Why don’t we take the same approach with automobiles? Since the Japanese and Koreans won’t buy our cars, why don’t we raise our tariffs on theirs? Why don’t we take this same approach to all of our trade imbalances with other nations?
As I’ve done in my previous articles on our top three trade partners – Canada, China and Mexico, let’s now take a look at how our trade balance with Japan has responded to changes in Japan’s currency and Japan’s purchasing power parity – or PPP – analagous to Japanese wages. Economists are fond of blaming trade deficits on artificially low currency values and on low wages. Here’s a chart of our trade deficit in manufactured goods with Japan vs. the yen-dollar exchange rate: Japan Trade vs Exchange Rate.
As you can see, while the yen held steady in value in 2012, our trade imbalance with Japan worsened dramatically. In fact, over the past eleven years, while the yen has appreciated in value by 37% – rising in value from 124.4 yen per dollar to only 79.22 yen – our trade deficit worsened by 14%, rising from $80 billion in 2001 to $91 billion in 2012. This is exactly the opposite of what economists say should happen.
In the meantime, Japan’s PPP has increased by almost 40%, rising from $25,900 in 2001 to $36,200 in 2012. Of course it’s gone up. The Japanese are getting richer from their growing trade surplus. In the meantime, Americans’ median income has actually declined. Here’s a chart of our trade deficit in manufactured goods with Japan vs. the rise in their PPP: Japan Trade vs PPP.
Once again, we see that the “low wages” theory doesn’t hold water. Our trade deficit with Japan gets worse as their wages have risen. And, in terms of PPP, Japan ranks among the top 16% of the wealthiest nations on earth. They’re not a “low wage” nation at all. In fact, our trade deficit in manufactured goods with Japan, expressed in per capita terms, is three times worse than our deficit with China, in spite of the fact that wages in Japan are four times higher than Chinese wages. How do you explain that?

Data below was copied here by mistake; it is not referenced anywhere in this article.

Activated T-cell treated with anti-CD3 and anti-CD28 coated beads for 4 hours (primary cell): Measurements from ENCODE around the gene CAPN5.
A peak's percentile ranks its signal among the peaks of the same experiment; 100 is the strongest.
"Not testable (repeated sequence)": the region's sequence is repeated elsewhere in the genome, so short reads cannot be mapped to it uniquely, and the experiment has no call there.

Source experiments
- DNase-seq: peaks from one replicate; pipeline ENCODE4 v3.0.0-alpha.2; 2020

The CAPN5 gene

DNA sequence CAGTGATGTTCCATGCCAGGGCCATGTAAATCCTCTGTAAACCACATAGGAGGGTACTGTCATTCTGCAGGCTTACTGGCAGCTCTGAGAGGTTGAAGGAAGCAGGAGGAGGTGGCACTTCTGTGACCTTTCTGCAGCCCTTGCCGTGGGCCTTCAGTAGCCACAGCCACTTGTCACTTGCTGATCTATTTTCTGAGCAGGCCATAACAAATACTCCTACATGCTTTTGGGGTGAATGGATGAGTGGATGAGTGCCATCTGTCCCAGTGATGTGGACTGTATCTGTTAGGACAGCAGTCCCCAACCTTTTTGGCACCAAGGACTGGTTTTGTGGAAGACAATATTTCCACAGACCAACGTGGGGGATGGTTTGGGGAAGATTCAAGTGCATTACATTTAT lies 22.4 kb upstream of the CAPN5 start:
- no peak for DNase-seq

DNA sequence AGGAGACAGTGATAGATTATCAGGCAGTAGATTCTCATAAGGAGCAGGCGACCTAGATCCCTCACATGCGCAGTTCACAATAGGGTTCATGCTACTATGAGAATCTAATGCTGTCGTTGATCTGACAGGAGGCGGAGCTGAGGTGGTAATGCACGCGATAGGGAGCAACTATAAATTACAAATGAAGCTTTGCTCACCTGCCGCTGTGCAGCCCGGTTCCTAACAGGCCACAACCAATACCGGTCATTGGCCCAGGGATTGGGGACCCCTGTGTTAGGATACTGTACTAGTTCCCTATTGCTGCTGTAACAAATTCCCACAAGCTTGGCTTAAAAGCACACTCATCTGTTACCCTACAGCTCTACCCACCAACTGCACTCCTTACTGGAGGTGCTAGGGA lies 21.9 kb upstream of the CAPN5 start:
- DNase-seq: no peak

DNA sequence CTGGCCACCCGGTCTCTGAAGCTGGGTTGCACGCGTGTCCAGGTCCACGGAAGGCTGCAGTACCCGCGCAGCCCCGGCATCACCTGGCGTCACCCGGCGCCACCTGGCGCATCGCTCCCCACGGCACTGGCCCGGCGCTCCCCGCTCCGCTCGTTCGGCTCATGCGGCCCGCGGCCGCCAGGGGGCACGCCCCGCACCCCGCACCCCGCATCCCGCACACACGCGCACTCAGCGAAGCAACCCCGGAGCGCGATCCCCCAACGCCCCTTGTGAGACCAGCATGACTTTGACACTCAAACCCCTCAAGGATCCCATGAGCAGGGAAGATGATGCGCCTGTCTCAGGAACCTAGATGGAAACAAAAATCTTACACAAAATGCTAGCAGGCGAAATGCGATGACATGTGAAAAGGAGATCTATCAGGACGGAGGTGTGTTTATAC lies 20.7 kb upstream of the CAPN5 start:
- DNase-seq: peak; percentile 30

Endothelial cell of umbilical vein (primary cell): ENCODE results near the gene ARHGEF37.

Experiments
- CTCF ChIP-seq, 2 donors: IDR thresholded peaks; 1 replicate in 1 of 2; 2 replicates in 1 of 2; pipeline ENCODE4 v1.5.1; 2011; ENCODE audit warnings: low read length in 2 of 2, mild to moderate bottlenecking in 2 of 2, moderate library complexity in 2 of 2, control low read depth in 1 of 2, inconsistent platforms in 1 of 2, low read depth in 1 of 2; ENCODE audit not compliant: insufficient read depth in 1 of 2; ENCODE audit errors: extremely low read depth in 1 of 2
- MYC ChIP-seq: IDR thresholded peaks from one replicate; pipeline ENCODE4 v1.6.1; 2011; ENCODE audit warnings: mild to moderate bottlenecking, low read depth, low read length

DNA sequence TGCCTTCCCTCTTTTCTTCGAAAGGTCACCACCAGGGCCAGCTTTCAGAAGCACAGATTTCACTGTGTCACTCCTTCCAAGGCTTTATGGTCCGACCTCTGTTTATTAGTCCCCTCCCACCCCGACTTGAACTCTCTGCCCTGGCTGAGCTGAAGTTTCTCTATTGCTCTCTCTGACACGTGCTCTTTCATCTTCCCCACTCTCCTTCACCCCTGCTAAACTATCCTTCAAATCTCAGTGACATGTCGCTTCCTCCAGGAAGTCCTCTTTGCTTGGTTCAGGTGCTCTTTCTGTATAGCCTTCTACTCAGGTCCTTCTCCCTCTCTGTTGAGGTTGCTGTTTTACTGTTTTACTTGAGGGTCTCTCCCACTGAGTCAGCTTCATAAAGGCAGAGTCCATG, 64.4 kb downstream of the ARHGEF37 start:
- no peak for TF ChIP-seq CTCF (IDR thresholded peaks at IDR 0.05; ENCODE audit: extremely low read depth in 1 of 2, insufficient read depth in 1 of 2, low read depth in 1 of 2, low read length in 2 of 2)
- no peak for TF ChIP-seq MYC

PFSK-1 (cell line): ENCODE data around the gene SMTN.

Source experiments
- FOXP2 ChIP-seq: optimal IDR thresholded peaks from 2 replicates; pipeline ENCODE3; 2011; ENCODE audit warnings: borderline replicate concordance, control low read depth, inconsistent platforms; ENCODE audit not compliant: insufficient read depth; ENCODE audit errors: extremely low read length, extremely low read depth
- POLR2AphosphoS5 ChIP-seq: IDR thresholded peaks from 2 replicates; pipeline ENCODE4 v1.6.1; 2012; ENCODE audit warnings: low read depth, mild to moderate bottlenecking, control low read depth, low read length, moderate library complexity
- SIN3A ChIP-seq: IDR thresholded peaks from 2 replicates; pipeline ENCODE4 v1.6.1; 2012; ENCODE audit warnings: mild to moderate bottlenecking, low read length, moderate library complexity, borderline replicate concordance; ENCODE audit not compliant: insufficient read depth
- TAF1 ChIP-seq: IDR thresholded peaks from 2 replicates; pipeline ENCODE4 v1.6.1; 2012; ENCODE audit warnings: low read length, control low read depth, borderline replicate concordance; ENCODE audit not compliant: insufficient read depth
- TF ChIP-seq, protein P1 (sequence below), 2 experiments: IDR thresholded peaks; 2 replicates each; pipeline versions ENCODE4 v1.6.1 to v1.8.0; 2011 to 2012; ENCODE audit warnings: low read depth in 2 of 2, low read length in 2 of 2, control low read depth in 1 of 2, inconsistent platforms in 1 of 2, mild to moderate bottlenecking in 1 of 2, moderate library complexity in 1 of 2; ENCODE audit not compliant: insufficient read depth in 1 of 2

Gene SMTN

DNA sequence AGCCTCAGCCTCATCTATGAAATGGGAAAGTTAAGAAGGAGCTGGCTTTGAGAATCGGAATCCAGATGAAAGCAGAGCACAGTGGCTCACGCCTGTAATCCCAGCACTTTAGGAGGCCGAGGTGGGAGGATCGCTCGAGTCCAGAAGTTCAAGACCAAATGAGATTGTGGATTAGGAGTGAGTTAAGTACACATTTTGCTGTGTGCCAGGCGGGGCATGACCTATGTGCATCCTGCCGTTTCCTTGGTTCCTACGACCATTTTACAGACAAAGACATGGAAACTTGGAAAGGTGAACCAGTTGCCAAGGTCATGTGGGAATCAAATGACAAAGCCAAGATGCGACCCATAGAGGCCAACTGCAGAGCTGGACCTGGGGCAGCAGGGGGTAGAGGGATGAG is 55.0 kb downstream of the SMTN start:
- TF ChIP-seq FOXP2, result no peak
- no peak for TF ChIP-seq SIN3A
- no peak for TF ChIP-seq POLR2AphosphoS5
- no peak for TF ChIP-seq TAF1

The explanation is that low wages and currency valuations have almost nothing to do with trade imbalances, while they have everything to do with disparities in population density between the U.S. and its trading partners. So far, with America’s top 4 trading partners, accounting for 48.7% of all of our trade, population density accurately predicts the balance of trade with all four, while the currency valuation theory is batting only .500 and the low wages theory is batting .250.
In my next two articles, we’ll focus next on our 5th largest trading partner – Germany, followed by an overall assessment of trade with our top 15 trading partners. Stay tuned.